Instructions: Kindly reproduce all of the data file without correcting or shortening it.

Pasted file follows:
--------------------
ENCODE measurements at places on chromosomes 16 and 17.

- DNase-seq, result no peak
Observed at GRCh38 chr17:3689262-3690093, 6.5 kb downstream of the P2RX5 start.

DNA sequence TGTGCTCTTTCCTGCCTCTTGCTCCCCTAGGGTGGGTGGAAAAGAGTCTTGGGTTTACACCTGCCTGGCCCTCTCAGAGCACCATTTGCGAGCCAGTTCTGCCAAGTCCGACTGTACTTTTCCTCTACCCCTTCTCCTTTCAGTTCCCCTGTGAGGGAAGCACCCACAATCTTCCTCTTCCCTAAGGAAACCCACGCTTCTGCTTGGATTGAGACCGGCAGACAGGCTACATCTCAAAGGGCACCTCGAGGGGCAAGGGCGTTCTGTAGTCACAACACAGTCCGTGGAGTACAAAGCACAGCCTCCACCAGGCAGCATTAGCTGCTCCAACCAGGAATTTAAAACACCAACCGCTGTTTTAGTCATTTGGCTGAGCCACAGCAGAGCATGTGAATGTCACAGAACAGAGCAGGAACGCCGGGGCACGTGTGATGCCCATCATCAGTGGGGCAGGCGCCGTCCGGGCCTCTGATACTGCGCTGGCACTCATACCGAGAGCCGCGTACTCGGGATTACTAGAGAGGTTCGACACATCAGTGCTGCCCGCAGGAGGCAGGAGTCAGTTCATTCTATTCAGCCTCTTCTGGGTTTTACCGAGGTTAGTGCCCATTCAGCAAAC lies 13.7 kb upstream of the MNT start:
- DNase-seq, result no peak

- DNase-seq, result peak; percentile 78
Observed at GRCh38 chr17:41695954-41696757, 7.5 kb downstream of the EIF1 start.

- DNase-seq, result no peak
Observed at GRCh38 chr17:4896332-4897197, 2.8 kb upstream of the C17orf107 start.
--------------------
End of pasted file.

ENCODE measurements at places on chromosomes 16 and 17.

- DNase-seq, result no peak
Observed at GRCh38 chr17:3689262-3690093, 6.5 kb downstream of the P2RX5 start.

DNA sequence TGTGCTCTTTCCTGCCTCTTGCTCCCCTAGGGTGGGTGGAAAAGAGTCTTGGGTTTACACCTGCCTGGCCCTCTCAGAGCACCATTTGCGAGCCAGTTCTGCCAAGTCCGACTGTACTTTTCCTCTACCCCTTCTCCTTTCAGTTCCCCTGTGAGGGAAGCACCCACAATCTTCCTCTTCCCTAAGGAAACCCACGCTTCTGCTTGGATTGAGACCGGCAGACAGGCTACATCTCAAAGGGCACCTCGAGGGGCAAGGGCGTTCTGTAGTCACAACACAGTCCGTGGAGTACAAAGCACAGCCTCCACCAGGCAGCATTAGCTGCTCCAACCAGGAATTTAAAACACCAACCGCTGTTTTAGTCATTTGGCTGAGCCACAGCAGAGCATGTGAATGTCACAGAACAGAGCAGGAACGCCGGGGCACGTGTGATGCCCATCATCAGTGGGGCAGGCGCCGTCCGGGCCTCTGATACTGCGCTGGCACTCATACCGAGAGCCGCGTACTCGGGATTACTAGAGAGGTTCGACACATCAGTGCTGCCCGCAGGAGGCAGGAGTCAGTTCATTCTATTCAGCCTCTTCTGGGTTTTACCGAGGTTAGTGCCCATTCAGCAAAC lies 13.7 kb upstream of the MNT start:
- DNase-seq, result no peak

- DNase-seq, result peak; percentile 78
Observed at GRCh38 chr17:41695954-41696757, 7.5 kb downstream of the EIF1 start.

- DNase-seq, result no peak
Observed at GRCh38 chr17:4896332-4897197, 2.8 kb upstream of the C17orf107 start.